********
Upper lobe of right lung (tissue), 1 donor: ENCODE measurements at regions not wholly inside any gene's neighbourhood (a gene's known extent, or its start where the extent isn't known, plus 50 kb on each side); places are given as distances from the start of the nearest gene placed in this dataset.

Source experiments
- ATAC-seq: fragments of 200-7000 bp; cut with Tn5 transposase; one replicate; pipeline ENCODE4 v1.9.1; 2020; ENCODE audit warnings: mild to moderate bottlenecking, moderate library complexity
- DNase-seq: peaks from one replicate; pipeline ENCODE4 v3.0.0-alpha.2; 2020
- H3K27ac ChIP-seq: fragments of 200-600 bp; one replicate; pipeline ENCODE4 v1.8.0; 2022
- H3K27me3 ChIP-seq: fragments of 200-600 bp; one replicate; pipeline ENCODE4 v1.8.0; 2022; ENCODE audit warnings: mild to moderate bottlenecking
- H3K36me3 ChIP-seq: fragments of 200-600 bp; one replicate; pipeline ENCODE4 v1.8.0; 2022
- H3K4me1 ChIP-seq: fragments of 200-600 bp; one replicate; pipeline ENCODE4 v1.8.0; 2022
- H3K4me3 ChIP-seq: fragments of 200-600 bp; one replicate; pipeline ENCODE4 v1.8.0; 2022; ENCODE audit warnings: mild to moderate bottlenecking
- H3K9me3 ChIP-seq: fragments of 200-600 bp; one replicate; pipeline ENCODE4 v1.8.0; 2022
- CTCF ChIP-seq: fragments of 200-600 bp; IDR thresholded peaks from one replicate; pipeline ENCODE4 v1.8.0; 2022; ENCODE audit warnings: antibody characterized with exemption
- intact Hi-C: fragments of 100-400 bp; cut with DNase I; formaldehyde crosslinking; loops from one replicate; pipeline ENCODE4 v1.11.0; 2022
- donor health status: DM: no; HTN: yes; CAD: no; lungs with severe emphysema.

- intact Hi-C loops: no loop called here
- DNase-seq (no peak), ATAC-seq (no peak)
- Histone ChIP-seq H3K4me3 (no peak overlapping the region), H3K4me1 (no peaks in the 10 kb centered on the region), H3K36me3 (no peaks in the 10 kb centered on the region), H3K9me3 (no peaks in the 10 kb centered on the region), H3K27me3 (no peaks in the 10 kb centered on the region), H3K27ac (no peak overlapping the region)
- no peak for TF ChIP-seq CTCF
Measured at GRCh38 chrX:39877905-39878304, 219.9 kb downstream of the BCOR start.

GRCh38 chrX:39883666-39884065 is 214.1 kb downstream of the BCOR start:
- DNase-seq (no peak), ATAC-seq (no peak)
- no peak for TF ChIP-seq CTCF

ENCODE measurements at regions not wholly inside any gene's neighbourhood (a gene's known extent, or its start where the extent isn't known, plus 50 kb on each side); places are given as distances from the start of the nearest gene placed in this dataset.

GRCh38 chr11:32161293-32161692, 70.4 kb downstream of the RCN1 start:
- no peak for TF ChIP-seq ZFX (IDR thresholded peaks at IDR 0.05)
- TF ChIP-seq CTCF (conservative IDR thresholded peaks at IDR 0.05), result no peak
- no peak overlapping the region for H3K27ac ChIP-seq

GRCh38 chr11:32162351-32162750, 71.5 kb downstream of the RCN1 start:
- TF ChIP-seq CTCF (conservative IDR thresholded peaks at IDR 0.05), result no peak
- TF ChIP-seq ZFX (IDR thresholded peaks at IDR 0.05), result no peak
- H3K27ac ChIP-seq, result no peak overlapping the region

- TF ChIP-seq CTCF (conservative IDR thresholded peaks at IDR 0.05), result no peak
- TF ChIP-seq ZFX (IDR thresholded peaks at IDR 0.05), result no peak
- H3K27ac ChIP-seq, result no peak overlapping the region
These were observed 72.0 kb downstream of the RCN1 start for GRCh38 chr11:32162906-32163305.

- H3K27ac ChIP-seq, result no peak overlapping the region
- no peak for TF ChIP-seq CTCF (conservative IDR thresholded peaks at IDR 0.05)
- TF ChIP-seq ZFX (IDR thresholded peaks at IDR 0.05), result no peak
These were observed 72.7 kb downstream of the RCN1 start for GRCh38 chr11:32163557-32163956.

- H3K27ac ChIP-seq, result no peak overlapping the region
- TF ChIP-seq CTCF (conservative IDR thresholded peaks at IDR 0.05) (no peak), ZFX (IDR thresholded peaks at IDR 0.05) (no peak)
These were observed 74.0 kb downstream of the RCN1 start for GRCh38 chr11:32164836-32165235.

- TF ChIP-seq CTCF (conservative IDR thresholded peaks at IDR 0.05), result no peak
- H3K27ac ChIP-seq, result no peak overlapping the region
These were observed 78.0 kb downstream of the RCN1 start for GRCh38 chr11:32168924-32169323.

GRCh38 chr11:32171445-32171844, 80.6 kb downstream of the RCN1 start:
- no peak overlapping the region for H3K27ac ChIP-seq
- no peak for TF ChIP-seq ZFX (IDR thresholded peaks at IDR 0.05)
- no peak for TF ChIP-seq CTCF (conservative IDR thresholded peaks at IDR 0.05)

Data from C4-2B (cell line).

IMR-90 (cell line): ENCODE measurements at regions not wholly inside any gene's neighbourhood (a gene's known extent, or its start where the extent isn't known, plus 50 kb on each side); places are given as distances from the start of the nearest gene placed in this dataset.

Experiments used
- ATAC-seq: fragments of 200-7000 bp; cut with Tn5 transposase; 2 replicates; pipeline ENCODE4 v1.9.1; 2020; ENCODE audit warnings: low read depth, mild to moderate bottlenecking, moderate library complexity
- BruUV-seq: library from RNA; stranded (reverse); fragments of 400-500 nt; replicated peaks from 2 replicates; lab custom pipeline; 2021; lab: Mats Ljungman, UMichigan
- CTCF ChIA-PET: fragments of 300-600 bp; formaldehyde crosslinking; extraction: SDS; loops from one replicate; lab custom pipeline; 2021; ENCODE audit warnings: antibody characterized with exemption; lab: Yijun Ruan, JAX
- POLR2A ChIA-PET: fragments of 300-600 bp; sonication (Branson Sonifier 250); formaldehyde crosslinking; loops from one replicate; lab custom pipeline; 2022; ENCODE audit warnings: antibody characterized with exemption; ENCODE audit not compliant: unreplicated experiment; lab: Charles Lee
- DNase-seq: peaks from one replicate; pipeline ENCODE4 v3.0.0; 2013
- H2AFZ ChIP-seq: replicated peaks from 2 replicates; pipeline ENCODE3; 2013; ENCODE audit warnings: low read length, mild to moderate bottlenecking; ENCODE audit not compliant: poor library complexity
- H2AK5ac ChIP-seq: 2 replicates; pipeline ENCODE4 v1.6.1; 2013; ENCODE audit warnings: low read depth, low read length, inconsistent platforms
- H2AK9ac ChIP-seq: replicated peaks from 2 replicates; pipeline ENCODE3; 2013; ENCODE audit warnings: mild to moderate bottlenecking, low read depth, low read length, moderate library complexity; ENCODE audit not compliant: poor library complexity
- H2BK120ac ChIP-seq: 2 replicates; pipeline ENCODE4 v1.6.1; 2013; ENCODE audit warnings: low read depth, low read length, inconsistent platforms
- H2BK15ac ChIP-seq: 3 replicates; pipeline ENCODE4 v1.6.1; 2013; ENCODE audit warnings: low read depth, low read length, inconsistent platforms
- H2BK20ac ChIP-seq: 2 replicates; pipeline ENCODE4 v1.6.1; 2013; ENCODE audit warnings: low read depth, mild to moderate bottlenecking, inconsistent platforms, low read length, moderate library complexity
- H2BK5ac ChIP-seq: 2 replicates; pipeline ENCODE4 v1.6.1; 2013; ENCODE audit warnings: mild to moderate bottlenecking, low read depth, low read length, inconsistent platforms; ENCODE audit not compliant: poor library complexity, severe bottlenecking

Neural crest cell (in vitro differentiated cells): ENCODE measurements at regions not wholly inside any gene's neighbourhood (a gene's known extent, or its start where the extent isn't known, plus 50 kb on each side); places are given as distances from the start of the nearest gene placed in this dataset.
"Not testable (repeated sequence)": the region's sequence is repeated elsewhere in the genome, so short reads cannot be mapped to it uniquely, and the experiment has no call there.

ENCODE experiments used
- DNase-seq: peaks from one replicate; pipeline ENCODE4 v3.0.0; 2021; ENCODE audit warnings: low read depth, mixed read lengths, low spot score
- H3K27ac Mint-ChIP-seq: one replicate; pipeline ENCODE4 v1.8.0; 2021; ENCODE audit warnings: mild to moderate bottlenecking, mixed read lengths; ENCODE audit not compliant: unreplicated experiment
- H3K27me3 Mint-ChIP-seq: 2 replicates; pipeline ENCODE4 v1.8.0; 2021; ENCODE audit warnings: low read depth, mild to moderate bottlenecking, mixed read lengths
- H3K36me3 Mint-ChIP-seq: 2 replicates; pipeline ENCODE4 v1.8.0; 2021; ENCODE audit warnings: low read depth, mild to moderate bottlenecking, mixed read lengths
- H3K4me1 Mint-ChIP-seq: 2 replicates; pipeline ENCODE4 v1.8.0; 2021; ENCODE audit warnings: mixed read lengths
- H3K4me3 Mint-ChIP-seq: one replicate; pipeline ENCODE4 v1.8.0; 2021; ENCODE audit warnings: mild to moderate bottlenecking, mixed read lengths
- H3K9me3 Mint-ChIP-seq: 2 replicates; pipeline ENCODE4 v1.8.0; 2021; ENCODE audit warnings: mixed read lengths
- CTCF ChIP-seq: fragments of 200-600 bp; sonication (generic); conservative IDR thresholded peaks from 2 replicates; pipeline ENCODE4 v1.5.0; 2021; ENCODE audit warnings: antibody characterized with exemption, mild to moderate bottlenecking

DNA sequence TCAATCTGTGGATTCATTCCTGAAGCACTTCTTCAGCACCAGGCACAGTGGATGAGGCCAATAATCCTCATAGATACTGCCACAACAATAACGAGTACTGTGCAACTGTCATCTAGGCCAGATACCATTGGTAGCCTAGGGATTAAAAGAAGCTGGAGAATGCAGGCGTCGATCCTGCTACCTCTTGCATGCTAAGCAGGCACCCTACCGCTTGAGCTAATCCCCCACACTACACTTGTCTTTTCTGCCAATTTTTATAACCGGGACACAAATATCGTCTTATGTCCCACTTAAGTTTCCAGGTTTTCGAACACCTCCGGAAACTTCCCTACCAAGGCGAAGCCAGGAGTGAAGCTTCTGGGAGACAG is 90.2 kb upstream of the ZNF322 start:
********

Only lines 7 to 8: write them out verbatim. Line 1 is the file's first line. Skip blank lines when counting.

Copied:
- H3K36me3 ChIP-seq: fragments of 200-600 bp; one replicate; pipeline ENCODE4 v1.8.0; 2022
- H3K4me1 ChIP-seq: fragments of 200-600 bp; one replicate; pipeline ENCODE4 v1.8.0; 2022